25-story apartment towers proposed for downtown Sacramento would be the region’s tallest

03/26/2014 5:15 PM

10/01/2014 1:18 PM

A real estate investment firm from Beverly Hills said Wednesday it will build two 25-story apartment towers, the tallest residential buildings in the region, as well as midrise apartments, condominiums and perhaps a boutique hotel in a quiet residential area off Capitol Mall in downtown Sacramento.

The ambitious proposal, called Sacramento Commons, could add 1,200 apartments to the downtown’s housing stock, more than has been built in the central city in the last dozen years combined. City officials said it is a sign that the downtown Sacramento housing market could be stirring to life after years of minimal development.

The developer, Kennedy Wilson, an international real estate investor, purchased most of the site bounded by Fifth and Seventh streets and N and P streets several years ago, after it conducted an analysis that showed there is a market for housing in Sacramento’s central business district.

“We feel confident and encouraged by what we see happening downtown and want to be involved,” Kennedy Wilson vice president Dave Eadie said.

The project is being challenged, however, by some current residents of the site who say the high-density development plan will ruin the area’s bucolic, garden-like setting. The plan calls for eventually knocking down as many as 200 two-story garden apartments known as Capital Villas, but leaving three existing housing towers in place. Two of those towers, Bridgeway and Pioneer, are on the project blocks but are not owned by Kennedy Wilson.

Jim Pachl, an environmentalist and retired attorney who lives in the Bridgeway Towers building adjacent to the development site, said the city and developers are trying to squeeze too much onto the property. He said the city should focus on other empty or blighted sites around downtown in need of redevelopment.

“This neighborhood is working,” Pachl said. “It’s been livable housing for decades. Why cannibalize it?”

The project also has drawn opposition from SacMod, a group that promotes preservation of midcentury architecture in Sacramento.

“The open space planning (at the site) was intentional … for the mental health and well-being of people who live there,” SacMod’s Gretchen Steinberg said. “Sacramento Commons is trying to fill that space with buildings and mass.”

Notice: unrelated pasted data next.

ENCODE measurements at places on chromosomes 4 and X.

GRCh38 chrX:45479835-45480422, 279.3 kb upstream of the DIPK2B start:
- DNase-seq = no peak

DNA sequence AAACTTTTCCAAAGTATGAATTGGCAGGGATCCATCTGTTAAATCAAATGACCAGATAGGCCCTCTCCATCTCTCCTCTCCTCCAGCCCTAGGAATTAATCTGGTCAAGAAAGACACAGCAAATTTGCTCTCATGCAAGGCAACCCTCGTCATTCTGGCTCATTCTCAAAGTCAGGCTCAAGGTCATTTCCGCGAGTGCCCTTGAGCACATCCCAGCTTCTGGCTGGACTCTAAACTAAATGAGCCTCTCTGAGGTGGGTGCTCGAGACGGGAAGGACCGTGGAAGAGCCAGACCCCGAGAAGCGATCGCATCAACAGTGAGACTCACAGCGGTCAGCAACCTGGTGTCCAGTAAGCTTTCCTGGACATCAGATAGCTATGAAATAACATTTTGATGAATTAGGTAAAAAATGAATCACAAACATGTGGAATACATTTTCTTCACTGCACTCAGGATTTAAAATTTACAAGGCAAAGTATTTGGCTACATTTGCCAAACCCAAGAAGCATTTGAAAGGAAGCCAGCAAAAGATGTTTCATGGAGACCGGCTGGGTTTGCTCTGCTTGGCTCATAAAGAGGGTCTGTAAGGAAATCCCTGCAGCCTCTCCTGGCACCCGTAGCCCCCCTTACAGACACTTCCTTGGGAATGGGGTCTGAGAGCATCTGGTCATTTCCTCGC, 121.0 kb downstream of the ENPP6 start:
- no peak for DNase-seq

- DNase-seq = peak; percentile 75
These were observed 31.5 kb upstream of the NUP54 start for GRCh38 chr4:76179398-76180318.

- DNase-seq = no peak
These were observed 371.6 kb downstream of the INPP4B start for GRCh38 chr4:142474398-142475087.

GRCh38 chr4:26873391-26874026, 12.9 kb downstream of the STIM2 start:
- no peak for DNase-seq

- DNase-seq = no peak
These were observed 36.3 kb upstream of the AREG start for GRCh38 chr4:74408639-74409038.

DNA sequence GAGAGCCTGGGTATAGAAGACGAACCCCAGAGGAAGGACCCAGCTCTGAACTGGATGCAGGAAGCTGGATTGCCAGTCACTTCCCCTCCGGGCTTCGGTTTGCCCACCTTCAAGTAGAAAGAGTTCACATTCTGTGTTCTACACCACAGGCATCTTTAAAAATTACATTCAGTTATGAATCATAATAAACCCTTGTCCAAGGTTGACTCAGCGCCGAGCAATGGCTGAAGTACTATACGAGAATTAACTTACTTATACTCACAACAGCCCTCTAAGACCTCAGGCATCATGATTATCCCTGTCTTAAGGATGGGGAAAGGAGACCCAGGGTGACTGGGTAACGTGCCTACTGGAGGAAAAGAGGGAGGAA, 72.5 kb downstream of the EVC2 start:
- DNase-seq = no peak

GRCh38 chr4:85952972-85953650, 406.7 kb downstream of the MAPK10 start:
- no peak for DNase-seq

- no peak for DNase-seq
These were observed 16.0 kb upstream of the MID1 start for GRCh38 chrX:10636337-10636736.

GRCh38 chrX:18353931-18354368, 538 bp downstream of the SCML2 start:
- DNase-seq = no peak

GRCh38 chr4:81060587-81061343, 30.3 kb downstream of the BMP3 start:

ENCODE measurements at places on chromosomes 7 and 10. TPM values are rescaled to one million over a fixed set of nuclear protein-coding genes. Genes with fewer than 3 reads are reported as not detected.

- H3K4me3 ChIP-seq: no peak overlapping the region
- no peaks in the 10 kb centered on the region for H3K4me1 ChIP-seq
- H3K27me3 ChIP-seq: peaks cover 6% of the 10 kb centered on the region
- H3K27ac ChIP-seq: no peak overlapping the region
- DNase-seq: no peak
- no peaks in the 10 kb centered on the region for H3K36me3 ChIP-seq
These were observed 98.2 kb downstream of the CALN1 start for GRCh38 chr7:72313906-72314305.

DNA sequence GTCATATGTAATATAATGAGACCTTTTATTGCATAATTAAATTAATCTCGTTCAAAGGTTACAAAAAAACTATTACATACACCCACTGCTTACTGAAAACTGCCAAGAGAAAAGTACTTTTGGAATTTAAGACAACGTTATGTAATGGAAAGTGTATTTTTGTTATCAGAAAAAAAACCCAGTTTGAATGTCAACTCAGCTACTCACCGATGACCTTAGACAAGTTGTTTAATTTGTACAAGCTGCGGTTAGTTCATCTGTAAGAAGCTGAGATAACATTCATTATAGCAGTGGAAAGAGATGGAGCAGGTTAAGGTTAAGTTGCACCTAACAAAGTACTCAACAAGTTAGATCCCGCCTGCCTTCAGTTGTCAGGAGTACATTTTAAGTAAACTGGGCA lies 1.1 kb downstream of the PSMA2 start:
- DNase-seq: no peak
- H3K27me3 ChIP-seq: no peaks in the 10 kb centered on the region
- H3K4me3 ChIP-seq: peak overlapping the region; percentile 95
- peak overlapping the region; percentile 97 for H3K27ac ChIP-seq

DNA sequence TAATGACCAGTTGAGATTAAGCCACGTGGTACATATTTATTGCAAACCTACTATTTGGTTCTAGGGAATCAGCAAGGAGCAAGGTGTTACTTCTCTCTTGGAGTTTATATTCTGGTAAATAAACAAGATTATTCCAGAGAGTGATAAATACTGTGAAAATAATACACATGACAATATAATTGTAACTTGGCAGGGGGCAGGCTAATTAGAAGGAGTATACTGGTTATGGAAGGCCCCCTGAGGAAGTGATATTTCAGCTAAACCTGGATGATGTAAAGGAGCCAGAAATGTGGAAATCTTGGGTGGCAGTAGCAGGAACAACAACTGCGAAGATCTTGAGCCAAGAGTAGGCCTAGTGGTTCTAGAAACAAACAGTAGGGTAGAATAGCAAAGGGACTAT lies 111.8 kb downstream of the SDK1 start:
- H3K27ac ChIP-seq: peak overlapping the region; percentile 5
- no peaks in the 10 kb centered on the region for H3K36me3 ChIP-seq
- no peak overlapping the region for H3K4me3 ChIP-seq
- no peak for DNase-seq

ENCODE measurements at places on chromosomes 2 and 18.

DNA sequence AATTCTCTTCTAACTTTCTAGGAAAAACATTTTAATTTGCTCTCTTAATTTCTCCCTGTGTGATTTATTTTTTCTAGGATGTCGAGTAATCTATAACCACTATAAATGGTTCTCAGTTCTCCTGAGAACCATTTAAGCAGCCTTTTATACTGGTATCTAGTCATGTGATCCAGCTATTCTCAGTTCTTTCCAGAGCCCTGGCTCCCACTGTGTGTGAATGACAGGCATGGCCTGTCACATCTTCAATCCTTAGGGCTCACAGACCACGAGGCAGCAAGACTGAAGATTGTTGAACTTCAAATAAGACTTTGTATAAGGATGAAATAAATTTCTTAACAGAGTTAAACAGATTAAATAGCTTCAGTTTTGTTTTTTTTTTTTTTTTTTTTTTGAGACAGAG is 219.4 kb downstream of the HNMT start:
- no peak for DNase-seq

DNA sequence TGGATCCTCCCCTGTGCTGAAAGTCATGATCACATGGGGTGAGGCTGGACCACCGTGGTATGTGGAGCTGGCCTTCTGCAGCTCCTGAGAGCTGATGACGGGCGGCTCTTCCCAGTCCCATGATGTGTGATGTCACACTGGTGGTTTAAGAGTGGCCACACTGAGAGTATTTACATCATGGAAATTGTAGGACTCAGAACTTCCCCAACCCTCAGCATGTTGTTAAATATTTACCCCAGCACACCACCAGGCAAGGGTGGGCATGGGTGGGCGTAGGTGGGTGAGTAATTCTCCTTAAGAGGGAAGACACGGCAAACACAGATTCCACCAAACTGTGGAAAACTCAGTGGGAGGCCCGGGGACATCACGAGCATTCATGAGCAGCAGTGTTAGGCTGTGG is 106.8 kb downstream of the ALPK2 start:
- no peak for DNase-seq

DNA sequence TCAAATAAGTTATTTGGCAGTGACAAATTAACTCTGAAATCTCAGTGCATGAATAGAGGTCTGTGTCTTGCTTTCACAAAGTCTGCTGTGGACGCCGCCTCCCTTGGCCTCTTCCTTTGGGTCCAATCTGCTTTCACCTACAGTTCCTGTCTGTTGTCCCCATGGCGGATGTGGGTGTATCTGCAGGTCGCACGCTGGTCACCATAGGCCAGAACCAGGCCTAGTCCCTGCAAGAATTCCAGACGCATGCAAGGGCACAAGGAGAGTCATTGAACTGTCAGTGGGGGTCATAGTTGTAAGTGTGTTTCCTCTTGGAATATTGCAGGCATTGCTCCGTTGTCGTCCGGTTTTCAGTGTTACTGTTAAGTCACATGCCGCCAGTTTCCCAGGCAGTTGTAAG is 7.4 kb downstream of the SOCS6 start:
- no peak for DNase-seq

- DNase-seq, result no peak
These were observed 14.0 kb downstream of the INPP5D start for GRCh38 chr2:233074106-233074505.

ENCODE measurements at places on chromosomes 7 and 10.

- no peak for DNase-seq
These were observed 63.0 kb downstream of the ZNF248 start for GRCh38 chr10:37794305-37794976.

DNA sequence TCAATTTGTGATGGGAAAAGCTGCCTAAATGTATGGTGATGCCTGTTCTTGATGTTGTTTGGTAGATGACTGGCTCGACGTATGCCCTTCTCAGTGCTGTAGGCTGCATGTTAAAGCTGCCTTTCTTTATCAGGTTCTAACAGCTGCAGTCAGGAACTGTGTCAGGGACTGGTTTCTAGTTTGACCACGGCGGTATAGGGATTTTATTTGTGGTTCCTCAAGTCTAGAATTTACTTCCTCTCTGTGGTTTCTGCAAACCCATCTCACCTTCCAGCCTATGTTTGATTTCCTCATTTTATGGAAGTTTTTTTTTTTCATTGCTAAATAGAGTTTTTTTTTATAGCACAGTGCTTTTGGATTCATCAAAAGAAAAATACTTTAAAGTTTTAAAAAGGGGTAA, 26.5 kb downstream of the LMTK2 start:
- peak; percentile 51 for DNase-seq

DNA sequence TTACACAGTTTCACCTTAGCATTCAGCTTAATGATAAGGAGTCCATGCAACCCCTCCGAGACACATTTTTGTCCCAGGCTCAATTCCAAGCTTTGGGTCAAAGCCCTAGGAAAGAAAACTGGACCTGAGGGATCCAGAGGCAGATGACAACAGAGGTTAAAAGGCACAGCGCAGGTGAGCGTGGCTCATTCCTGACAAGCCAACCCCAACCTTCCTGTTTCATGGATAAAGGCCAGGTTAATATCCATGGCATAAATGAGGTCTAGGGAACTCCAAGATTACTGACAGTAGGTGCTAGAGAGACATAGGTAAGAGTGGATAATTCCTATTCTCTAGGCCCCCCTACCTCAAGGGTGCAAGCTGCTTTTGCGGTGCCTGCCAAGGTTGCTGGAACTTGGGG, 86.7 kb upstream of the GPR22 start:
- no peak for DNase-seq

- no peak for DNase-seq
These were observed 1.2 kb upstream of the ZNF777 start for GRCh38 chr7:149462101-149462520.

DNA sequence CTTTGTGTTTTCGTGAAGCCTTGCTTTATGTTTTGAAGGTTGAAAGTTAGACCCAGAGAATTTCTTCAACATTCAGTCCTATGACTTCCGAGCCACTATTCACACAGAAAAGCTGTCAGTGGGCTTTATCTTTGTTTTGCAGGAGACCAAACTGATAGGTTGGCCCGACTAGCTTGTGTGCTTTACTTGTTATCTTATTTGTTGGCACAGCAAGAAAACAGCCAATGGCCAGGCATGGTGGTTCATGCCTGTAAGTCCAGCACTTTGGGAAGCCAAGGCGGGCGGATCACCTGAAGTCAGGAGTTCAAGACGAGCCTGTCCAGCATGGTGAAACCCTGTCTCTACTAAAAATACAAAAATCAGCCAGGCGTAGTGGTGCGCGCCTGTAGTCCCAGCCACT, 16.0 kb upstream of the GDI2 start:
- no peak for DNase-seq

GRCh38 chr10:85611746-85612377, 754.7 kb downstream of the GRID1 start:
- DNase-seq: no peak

Project developers counter that their plan meets city and regional “smart growth” goals by providing more urban-style housing close to jobs, stores and entertainment areas. The project site is literally in the shadows of Capitol Mall offices and five blocks from the Capitol.

The site also is just two blocks from the planned Sacramento Kings arena at Downtown Plaza, although Kennedy Wilson’s Eadie said his company chose to invest in downtown Sacramento prior to the emergence of the arena plan. Notably, though, Eadie’s company has hired site planner AECOM, the company the Kings are using to design their arena.

Eadie said his company will submit its plans to the city on Friday. City officials have been pushing for years to get more people living downtown. City Planning Director David Kwong said the project would be one of the first major housing applications in the post-recession era.

“It’s a good sign that they are taking the risk to move forward with this kind of project,” he said. “It (indicates) a confidence level on their end.”

Councilman Steve Hansen, who represents the area, declined comment on the project until he sees the developer’s plans, an aide said.

Michael Ault, head of the Downtown Sacramento Partnership, said downtown needs housing projects, along with the arena, if it is going to see a resurgence and become a 24-hour community.

“That is what we are looking for, people with discretionary income, the creative class, people with resources to be part of this downtown momentum,” he said. “The arena itself is a great project, but we’ve got to be about more complementary use. We have to do a better job of building more residential, and more variety of retail, something more than just restaurants.”

The Sacramento Commons development calls for removing the two-story Capital Villas apartments in phases over years to make room for new high- and midrise buildings. Those new buildings would be built adjacent to the three existing housing towers on the four-block site – Bridgeway Towers on N Street, Pioneer Tower on P Street and Capitol Tower near Seventh and O streets.

The plans call for two 25-story residential towers, located near the northwest corner of Seventh and P streets. Eadie said his company intends to rent at market levels, but declined to guess what those rents would be. He said he expects some of the 1,100-square-foot high-rise apartments will be marketed to affluent renters.

The company remains uncertain whether it will propose condominiums or a boutique hotel, or a combination of the two, for the corner of the site at Seventh and N streets.

Kennedy Wilson officials say they expect the city planning and approval process will take two years. The first construction would likely start no sooner than 2016, Eadie said.

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